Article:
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I made a coupe of digital pics for projection at camera club and soft proofed for a pc in CS5 (we used to have a pc). So the club changed over to a mac and my pics were rightfully criticised for being very light - because I soft proofed for a pc and it ended up projecting via a mac (both laptops calibrated). What I don't understand is everyone elses' pics looked okay projected from the mac (though rather muddy projected from the pc which we also did for comparison, but then everything did which is why we changed it). If you want to enter an international projected image competition, how do you preview? Obviously you will probably go for sRGB colour space, but you still have to assume some device which projects your image and adjust brightness and contrast for that - and believe me, it makes a difference. In my case, the difference between looking competent, and incompetent. Which, considering how hard I worked to get it right, is ironic.
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Don't/didn't PCs and macs use a different gamma setting 1.8 v 2.2
Ah camera clubs and projectors, most camera clubs just do not get to grips with it and I have seen some terribly set projectors at clubs. To be honest if set correctly it should not matter whether MAC or PC is being used. So what is needed is that all the display devices need to be calibrated in the environment they are to be used, which means the computer running the projector also needs to be calibrated in situ projecting, and the auto set-up button not hit as I saw recently where the calibration was immediately over-ridden. Also everyone needs to be running in the same colour space.
Luminance is difficult to cope with and many monitors struggle to get down to the lower calibration levels so that can cause some displays to be over-bright.
SO I assume you have at club level agreed that you are using a particular colour space and resolution and you need to make certain that what they are using is colour space aware. With the correct set up you can use sRGB or ARGB happily. How do you calibrate your monitor and how does the club calibrate its projector? as a quick check you could always project the stepped grey scale below and check on your computer you can see all levels. You can always use the levels display also to gauge how bright or not your image is. Many projectors struggle to deliver the dynamic range monitors do.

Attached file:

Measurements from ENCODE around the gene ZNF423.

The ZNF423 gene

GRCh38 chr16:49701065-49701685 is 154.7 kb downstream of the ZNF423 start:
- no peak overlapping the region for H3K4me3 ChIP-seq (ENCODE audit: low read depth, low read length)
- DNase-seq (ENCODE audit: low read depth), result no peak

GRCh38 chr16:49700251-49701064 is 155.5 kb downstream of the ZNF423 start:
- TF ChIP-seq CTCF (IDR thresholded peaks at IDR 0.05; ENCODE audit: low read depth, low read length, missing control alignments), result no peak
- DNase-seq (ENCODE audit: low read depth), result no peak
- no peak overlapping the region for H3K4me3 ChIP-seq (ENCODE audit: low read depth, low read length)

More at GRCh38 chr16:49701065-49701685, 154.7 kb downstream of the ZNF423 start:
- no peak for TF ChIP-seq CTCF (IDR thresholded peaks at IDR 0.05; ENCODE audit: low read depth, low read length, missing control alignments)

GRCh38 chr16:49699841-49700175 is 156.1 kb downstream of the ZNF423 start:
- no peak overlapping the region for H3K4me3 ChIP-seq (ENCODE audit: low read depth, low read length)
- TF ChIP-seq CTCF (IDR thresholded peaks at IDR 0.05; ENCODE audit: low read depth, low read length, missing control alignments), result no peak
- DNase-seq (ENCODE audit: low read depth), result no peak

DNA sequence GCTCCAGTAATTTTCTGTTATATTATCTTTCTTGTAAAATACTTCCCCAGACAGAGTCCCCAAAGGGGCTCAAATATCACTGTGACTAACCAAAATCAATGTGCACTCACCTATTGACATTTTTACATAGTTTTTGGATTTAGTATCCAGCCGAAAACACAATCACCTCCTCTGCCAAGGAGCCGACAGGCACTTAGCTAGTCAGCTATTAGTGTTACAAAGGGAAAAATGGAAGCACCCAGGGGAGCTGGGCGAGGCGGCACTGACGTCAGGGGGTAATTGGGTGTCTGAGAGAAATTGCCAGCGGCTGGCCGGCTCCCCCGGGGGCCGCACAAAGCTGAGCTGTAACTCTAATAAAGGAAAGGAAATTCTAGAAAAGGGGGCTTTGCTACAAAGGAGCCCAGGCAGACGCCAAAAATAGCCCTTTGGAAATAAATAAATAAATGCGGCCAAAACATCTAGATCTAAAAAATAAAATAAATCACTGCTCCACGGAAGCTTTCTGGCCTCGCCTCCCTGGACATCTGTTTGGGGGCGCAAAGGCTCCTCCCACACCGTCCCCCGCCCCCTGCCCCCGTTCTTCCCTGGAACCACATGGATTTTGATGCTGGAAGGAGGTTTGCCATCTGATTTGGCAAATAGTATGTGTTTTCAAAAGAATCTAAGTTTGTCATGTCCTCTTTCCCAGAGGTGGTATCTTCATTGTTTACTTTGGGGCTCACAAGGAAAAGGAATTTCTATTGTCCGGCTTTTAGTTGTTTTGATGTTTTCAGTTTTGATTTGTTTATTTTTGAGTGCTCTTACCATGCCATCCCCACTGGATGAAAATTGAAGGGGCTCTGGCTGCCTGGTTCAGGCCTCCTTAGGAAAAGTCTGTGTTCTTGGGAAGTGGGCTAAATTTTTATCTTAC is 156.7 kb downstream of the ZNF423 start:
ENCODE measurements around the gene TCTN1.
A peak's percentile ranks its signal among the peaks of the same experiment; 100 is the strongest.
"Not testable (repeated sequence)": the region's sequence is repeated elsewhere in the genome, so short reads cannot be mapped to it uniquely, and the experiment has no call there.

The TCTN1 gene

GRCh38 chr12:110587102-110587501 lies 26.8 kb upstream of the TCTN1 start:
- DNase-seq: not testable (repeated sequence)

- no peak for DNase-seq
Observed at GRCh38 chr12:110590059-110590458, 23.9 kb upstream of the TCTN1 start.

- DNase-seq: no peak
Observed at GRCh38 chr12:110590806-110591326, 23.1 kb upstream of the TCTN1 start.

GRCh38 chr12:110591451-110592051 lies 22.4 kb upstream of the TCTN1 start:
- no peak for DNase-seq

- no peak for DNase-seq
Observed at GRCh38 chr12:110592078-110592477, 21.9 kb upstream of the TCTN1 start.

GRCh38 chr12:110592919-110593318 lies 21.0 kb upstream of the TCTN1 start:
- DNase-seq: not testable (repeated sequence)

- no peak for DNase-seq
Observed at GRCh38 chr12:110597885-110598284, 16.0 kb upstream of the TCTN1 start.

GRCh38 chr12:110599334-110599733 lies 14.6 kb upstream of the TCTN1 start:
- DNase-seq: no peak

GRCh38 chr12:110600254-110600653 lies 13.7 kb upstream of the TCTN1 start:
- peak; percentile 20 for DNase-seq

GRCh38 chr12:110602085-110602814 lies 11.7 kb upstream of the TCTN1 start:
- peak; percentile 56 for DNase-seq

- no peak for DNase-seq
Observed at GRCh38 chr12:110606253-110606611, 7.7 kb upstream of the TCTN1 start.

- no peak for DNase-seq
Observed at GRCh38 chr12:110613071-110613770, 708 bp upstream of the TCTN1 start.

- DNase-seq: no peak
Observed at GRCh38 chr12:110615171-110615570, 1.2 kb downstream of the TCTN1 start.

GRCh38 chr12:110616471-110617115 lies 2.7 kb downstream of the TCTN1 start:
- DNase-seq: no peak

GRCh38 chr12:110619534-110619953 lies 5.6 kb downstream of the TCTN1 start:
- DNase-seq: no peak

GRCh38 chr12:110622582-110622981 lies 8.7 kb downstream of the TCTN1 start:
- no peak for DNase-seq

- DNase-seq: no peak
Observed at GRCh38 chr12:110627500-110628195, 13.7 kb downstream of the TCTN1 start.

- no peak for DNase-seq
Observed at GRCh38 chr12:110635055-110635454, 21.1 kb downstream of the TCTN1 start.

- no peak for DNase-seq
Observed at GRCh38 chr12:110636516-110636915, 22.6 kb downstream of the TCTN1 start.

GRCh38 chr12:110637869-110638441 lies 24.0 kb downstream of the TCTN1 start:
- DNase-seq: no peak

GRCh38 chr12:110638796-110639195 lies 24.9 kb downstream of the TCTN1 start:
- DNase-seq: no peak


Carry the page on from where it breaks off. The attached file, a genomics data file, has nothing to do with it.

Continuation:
I thought apple had set gamma to the same as the rest of the world these days. And does the calibration device not do this as a starting point. It is in the settings for the Spiders I have used
Quote: Ah camera clubs and projectors, most camera clubs just do not get to grips with it and I have seen some terribly set projectors at clubs
LOL Nail hit on the head John.....
We are not members of any camera club, But my other half was asked to do a talk at a club not to far from us.
The question of what was going to be used to show some of Kathys images on arose, We where informed that they had a digital projector.
No worries we thought, So Kathy filled a USB flash drive with a variety of images, Then to be on the safe side did several folders with different resolutions etc etc.
Come the night, When we arrived there was no sign of the projector, For some reason they thought Kathy was bringing prints, So a sort of lectern thing had been setup.
Anyhow, After a bit of fudging around they found the clubs projector ( A Dell item ) and the clubs laptop ( a fairly mediocre item ) The trouble was no one knew how to set it up, So I volunteered to have a go, Did all the plumbing and got an image from the projector on the screen, Trouble was the darn thing was not calibrated, Neither was the laptop, There was no evidence of any colour profiles for the laptop or the projector.
Quite honestly the whole thing looked pants, The images on the laptop screen did not match the image the projector was producing, No amount of fudging with the setting got any improvement, Thank goodness a lot of them where mono..... Because the setup was " Murdering " the colour images, Many of which where competition winners....
So we managed to work through the evening, The thing that stuck me was this, The laptop had an " Onboard " Intel graphic chip, The one they nail to the boards of the cheaper end of the market, This chip is completely useless for trying to make any sense of anything, Its just about capable of stuffing an image of some sort onto its own screen.
The other thing was the fact that no one had a clue about setting the whole thing up properly, The poor old laptop had Photoshop CS5 on it too, If you did not mind waiting 5 minutes for it to open......